Easing the financial panic
During the financial panic of 1907, J. Pierpont Morgan saved from insolvency several trust companies and a leading brokerage house, bailed out New York City, and rescued the New York Stock Exchange.
In October 1907, J. Pierpont Morgan summoned New York City’s major financiers to his library on East 36th Street to find a way to restore liquidity to desperate markets.
The situation was grim. Markets had been wildly unsettled for months and in March, despite record corporate earnings, the American stock market crashed. Prices crumbled, brokerage houses closed, interest rates soared. There were runs on U.S. banks with no central bank to intervene since the Federal Reserve System was not yet formed.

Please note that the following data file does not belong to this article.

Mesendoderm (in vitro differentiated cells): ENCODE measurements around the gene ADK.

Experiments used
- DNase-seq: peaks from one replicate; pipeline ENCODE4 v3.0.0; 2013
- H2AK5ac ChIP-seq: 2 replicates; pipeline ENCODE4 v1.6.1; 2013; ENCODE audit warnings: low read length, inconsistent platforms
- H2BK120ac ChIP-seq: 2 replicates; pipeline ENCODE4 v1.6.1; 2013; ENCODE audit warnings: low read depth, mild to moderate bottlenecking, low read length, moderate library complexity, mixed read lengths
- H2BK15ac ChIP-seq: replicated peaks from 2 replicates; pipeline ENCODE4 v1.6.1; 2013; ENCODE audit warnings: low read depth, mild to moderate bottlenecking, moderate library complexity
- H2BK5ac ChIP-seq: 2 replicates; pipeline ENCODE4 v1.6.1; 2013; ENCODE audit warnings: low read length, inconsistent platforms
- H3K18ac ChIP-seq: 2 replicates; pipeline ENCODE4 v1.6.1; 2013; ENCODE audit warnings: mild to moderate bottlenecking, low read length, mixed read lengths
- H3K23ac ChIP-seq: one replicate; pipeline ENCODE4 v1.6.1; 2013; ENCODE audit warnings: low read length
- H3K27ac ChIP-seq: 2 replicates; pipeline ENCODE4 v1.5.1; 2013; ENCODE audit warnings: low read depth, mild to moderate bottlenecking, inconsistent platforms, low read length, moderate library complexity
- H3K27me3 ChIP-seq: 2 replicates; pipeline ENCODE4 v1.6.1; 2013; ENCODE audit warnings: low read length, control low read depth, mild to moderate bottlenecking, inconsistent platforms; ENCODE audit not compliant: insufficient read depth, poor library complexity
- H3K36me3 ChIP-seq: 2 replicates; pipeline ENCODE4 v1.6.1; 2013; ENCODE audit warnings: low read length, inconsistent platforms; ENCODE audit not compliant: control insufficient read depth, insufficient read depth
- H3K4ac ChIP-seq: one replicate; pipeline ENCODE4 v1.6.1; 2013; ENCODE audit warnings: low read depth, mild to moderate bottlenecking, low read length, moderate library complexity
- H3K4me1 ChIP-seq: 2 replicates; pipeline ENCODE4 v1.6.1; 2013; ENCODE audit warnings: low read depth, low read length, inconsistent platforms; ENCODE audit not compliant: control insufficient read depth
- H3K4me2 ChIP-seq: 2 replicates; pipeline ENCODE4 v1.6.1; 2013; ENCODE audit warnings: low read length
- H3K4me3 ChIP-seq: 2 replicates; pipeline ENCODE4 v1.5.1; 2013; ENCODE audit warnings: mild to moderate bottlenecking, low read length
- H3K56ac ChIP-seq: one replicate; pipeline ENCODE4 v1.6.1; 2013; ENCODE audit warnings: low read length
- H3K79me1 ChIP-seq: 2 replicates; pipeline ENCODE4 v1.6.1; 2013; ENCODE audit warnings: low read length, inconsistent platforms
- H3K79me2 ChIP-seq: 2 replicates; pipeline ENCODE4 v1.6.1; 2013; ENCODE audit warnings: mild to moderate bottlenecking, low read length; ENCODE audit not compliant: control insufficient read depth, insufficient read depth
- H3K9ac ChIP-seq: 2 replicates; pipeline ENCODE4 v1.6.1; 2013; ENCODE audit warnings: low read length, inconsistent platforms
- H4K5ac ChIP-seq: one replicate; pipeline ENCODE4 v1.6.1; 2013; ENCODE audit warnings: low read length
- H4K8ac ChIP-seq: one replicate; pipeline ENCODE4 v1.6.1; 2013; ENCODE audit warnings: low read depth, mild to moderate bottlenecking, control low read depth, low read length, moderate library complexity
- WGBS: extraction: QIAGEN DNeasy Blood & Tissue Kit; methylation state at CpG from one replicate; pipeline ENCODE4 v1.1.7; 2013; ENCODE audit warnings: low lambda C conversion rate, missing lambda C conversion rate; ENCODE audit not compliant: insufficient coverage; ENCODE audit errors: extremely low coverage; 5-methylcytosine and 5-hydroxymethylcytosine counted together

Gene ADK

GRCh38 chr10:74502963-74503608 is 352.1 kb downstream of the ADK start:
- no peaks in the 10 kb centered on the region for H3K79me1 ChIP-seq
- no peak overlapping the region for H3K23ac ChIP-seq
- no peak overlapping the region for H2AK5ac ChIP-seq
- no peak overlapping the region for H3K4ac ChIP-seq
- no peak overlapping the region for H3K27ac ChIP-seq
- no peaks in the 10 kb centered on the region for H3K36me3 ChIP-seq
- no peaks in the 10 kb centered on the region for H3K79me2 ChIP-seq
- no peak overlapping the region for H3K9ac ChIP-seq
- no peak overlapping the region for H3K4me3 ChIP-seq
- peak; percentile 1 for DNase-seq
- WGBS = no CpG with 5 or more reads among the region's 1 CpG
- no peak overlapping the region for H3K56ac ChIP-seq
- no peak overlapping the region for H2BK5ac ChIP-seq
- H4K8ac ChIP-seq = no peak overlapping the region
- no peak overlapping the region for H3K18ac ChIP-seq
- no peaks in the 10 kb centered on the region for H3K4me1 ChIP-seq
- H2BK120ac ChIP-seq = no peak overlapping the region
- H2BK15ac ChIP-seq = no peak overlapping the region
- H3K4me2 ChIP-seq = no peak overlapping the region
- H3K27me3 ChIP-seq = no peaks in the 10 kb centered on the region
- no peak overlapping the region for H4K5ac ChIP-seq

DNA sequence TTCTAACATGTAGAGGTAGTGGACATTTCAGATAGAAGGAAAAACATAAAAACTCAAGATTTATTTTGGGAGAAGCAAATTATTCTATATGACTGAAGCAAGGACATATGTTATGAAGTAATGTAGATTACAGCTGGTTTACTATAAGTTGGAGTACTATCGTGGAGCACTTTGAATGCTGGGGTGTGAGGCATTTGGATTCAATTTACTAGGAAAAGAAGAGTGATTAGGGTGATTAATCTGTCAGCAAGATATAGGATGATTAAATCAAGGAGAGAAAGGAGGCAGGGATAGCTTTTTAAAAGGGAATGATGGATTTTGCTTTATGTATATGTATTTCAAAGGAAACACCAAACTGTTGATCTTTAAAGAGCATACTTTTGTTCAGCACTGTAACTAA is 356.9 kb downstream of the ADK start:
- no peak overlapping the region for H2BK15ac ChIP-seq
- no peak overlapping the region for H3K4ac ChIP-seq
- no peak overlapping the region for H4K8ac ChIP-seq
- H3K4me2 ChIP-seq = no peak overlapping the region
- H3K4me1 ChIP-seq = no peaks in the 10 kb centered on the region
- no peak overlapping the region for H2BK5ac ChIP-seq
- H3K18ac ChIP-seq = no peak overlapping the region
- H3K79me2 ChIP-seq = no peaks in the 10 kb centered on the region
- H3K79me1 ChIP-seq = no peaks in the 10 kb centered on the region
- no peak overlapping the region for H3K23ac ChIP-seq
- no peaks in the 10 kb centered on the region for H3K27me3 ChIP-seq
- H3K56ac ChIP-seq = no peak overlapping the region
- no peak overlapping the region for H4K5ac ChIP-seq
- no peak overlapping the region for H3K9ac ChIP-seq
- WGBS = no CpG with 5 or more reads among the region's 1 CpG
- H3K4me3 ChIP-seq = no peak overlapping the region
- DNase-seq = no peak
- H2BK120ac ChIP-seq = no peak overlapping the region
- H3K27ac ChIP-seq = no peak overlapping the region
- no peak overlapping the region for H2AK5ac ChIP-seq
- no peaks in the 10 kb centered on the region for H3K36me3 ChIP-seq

The crisis was global. The Bank of England sent $3 million in gold to Alexandria to stop the Egyptian Stock Exchange’s slide, only to find itself short of cash. Banks throughout Japan failed. French investors sold American stocks to buy gold to send home, badly depleting U.S. reserves.
With no central bank, J.P. Morgan & Co. was the only institution with the experience and authority to act. J. Pierpont Morgan helped to save several trust companies and a leading brokerage house from insolvency, bailed out New York City and rescued the New York Stock Exchange.
He also persuaded the team of financiers to supply liquidity to the markets, including underwriting $30 million worth of New York City bonds to keep the city from defaulting.
In 1908, Congress passed a Currency Act authorizing banks to form reserve associations that could issue money temporarily in emergencies. The Federal Reserve was established five years later, shortly after Morgan's death.